My city was devastated by one of the worst natural disasters in its recent history. Thankfully, my neighborhood was unaffected but a lot of friends have just recently had power return to their homes, and are still without water or gas. Residents in Staten Island, the Rockaways and parts of New Jersey have fared even worse, where homes have been destroyed, cars have washed away, and basic supplies are dwindling. Which brings me to the New York City Marathon, that was scheduled for Sunday, November 4th, less than a week later. I was torn about my decision to run. It took me four years to get into this race. I had spent the past four months adjusting school, work and childcare in order to train. Deferring to next year may not be an option for me. But all that paled in comparison to what people were/are going through and so I was prepared for the marathon to be cancelled.
On Wednesday the mayor said that the marathon will go on. Rumblings of dissent began. On Thursday he repeated that the marathon will go on. The rumblings started to get louder. On Friday he reiterated that yes, it will continue. By this point the rumblings had crescendo-ed to an all-time high. Heated discussions turned into talk of tripping and hurting the runners. I was astounded.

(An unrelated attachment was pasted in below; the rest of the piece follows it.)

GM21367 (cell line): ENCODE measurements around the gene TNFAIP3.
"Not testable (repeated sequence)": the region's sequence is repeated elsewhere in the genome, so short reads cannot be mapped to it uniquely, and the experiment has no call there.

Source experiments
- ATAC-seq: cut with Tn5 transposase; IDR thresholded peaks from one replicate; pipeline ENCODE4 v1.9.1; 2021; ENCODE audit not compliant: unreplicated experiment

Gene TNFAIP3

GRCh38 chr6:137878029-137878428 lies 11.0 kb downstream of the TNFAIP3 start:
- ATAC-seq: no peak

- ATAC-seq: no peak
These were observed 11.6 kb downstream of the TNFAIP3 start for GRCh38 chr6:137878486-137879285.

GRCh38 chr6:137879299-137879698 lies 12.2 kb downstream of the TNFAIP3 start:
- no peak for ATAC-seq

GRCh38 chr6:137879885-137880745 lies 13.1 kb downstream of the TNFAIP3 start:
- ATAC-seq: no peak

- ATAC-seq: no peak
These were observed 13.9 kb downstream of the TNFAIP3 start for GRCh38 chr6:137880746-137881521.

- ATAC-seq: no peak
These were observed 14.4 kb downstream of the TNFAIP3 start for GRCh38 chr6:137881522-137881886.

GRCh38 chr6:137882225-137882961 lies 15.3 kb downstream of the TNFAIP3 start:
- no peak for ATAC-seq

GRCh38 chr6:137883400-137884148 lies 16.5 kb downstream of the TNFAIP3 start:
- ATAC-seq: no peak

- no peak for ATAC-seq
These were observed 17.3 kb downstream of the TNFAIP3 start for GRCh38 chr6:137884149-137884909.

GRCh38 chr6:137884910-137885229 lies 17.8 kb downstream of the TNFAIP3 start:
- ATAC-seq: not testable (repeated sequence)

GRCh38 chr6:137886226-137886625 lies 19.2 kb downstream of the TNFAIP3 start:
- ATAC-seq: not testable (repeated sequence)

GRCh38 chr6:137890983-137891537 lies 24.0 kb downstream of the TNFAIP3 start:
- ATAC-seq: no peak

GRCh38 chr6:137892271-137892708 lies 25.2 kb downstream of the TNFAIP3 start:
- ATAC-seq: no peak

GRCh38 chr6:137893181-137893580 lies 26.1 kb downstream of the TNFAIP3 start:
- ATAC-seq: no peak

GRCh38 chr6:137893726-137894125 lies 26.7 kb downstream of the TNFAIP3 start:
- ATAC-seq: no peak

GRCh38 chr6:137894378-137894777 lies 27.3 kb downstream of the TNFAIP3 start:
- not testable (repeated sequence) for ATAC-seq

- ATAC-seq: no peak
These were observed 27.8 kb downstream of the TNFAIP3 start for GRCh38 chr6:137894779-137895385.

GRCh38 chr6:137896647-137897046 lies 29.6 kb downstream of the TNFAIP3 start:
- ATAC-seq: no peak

It was the city’s responsibility to make the decision on whether the marathon was feasible or not and mayor Bloomberg’s repeated assertions convinced most of us that it would be okay. That is why I decided to run. That is why most runners were on board. Cancelling it would have been fine. I have not met a single runner who doesn’t get why it was cancelled. We get it and most, if not all, of us support it.
What we don’t get is how this turned into a vilification of the runners. Facebook and Twitter were rampant with negativity. I should have stayed off but I was transfixed.
A “Cancel the Marathon” Facebook page garnered something like 30,000 likes in a relatively short span of time, with some comments that I don’t even want to mention.
“Go run in our blood,” someone tweeted.
“You, the runners have a responsibility. Why don’t you volunteer instead of running,” someone commented.
As if the two were mutually exclusive. Plenty of us are volunteering, but I am not here to defend that. The judgement that people were placing on the runners blew my mind.
Wanting the marathon to be cancelled is perfectly reasonable. Judging and name-calling the runners? Not excusable.
By the time the decision to cancel was made I was emotionally drained but relieved. I did not want to run it anymore. The NYC marathon with its course along each of the five boroughs is about communities coming together and it was clear that this year was going to be different. This was not the right time to have this race and so I do believe the right decision was made. I only wish the decision had been made sooner so that international runners could have changed flight schedules.
I will admit that I am disappointed but I realize that in the grand scheme of things this is insignificant. There will be other races. There will be other marathons. Let’s work on getting our city back in business and let’s all please be friends again?